The explosion in West, Texas, is a perfect example why tougher rules on chemical plant safety are needed.
In 2013, a devastating chemical explosion ripped through the town of West, Texas. The West Fertilizer plant explosion killed 15 people, injured over 200, and destroyed 500 homes. Later investigations found that the explosion was preventable. According to CNN,
“A U.S. Chemical Safety Board investigation concluded the explosion was preventable, board chairman Rafael Moure-Eraso said on the one-year anniversary of the blast.
“It resulted from the failure of a company to take the necessary steps to avert a preventable fire and explosion and from the inability of federal, state and local regulatory agencies to identify a serious hazard and correct it,” Moure-Eraso said.”
Senator Barbara Boxer from California is calling for the toughening of a rule for chemical plant safety. Increased restrictions could prevent the future loss of lives of both employees and residents who live around a chemical plant. The current rule, which is part of the Environmental Protection Agency’s Risk Management Program (RMP) only manages disasters. Boxer argues more can be added to this rule to actually prevent disasters, like the one at the West Fertilizer plant in 2013, from happening.
Current Rules Not Doing Enough
According to the Houston Chronicle, the current RMP regulations have done little to prevent industrial accidents and employees and residents are paying the price:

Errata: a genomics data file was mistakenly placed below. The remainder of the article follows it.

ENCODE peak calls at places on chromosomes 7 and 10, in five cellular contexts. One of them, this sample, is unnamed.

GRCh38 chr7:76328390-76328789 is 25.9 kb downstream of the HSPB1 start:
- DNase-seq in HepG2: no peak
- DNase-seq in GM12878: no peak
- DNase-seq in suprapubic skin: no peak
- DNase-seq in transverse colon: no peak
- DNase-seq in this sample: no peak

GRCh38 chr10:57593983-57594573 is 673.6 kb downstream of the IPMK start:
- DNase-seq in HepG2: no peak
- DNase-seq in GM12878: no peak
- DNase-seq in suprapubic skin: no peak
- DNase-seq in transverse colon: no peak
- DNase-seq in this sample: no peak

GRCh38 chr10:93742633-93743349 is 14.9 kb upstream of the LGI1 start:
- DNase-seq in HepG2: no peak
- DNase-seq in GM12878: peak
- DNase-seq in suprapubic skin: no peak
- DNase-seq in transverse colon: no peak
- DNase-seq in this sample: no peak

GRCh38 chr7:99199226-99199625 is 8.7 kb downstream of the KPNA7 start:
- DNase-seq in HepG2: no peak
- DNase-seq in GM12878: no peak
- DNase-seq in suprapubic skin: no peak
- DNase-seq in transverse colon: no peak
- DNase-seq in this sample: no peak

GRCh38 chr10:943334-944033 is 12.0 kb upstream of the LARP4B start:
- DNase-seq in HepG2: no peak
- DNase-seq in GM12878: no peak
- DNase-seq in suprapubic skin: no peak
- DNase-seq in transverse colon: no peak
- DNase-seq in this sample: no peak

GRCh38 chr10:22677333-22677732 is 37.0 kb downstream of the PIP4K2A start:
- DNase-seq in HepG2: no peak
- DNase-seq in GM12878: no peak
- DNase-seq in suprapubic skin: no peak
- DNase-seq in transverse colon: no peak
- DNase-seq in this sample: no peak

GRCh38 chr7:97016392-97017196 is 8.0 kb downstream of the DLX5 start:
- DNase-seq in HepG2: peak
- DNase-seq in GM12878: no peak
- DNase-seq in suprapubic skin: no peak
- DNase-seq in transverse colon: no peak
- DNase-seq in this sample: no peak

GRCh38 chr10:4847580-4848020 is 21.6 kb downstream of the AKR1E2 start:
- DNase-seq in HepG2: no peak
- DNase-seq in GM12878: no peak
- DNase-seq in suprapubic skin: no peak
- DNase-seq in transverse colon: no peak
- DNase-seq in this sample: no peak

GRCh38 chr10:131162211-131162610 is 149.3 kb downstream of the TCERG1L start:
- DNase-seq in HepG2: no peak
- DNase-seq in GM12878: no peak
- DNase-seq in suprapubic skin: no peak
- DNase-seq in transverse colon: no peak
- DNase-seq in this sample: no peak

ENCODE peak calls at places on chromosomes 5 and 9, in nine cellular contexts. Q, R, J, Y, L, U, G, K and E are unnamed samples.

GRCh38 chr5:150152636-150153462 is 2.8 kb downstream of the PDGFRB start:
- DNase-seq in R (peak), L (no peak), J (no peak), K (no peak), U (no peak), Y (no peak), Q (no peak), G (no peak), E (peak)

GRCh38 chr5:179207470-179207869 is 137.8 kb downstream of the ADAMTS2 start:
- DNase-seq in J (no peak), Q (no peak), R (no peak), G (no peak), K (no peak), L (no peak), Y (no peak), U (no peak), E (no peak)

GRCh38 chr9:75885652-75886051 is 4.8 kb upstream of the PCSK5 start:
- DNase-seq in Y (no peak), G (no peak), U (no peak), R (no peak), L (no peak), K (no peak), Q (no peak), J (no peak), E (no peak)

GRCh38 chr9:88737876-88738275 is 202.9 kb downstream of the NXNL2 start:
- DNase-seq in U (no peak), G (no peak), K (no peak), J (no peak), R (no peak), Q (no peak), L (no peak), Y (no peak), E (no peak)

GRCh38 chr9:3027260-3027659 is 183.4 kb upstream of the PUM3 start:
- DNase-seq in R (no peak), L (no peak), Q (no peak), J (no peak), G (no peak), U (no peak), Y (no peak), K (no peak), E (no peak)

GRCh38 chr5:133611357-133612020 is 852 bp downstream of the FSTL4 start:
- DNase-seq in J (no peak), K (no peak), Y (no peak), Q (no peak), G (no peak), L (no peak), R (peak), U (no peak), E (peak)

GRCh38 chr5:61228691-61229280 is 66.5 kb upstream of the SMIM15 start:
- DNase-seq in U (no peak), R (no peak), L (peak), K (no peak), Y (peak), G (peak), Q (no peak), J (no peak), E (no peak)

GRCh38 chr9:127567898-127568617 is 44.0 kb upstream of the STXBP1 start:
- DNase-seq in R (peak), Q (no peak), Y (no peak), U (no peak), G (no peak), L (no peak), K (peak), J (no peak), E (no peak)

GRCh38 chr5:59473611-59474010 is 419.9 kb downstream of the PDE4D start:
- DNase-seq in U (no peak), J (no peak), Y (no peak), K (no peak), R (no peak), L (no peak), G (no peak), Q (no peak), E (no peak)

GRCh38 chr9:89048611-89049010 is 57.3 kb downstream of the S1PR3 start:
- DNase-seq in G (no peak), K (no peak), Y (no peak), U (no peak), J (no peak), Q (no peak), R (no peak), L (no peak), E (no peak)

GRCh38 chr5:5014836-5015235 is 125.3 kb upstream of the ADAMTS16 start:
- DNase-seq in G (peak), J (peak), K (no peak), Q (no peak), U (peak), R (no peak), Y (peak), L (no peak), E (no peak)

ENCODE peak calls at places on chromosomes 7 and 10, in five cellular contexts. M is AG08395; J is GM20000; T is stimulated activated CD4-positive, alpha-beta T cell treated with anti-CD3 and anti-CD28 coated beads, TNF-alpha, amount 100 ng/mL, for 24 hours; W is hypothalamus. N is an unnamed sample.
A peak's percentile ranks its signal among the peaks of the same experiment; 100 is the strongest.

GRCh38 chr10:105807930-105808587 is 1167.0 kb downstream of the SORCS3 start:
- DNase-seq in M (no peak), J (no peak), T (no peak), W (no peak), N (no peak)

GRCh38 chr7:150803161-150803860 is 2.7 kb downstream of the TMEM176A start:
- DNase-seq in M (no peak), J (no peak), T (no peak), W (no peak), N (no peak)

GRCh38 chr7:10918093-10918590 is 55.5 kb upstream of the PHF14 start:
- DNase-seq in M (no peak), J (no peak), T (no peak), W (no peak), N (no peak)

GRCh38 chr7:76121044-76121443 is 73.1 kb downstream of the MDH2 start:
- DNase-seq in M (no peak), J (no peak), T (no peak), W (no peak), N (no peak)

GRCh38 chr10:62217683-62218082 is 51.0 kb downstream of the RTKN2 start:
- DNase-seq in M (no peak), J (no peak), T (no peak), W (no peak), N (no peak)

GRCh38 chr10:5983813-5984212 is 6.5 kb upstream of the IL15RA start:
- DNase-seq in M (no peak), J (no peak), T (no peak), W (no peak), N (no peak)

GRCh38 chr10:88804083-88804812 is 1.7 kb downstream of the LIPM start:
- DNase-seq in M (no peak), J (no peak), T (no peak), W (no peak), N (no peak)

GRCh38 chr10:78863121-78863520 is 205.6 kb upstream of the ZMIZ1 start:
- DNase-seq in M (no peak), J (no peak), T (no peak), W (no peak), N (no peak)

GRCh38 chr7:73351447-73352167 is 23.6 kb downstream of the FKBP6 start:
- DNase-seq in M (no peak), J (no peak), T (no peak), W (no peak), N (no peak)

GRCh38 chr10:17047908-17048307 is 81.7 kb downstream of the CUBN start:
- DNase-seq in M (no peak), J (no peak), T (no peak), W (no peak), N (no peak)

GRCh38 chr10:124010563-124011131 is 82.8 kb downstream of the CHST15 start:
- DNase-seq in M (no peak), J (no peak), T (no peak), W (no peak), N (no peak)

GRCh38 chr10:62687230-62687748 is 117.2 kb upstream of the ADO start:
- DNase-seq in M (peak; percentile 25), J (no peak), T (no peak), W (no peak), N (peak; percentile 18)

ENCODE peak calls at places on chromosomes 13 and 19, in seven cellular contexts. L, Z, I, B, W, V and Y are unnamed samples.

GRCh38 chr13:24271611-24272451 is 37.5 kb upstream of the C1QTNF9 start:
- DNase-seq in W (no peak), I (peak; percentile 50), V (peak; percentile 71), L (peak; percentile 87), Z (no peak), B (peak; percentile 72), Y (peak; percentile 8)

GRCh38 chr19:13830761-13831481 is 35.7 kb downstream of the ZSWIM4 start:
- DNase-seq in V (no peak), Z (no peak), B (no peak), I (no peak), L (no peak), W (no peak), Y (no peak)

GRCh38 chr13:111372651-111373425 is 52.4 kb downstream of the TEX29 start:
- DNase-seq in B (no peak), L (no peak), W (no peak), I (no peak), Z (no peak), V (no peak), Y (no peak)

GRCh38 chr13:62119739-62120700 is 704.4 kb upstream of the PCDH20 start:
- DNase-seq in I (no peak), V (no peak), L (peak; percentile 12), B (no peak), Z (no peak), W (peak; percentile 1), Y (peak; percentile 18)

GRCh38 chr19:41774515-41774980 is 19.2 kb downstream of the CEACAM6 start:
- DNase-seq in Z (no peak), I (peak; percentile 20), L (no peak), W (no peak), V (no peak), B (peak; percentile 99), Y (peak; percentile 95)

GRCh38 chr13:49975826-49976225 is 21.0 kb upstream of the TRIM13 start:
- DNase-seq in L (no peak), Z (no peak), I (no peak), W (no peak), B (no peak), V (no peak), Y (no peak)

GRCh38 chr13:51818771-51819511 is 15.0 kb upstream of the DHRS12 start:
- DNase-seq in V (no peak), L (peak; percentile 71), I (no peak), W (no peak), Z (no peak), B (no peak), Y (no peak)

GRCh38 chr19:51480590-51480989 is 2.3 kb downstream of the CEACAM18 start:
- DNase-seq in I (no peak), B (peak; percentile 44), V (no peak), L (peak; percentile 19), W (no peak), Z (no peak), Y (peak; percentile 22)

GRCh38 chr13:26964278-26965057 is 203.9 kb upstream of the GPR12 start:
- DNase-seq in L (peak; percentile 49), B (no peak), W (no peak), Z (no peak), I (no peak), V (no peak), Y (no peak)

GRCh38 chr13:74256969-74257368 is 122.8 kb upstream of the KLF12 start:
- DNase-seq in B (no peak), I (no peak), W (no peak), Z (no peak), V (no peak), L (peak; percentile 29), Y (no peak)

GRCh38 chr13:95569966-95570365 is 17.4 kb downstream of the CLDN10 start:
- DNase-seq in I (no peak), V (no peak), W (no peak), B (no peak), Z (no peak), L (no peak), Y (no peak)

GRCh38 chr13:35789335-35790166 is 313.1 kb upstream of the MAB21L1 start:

“In the last 10 years, about 1,500 reported accidents occurred at facilities covered by RMP regulations. Those accidents caused 60 deaths, 1,700 injuries and forced half a million people to evacuate or shelter in place.
There are no official statistics on deaths or injuries at the vast majority of facilities not covered by the RMP. Only about 280 facilities in the Houston area are required to file such plans, according to federal data, and 12,000 nationwide – a fraction of more than 400,000 chemical facilities.”
Many of these accidents are ones that could be prevented and lives saved if better rules were in place:
“An ongoing Houston Chronicle investigation has found that hazardous chemical facilities are more widespread than what is usually disclosed to the public, regulatory failures at all levels of government allow the same preventable causes of accidents to repeat, and the EPA’s solutions to the problem so far have been destined to fail.”
Without better rules to prevent chemical plant disasters (not just rules to manage the disasters after they happen), more employees are going to get hurt or lose their lives and more residents that live around these plants will be affected.
If you have been injured while working at a chemical plant or lost a loved one as a result of an industrial accident, contact The Callahan Law Firm today for a free case evaluation.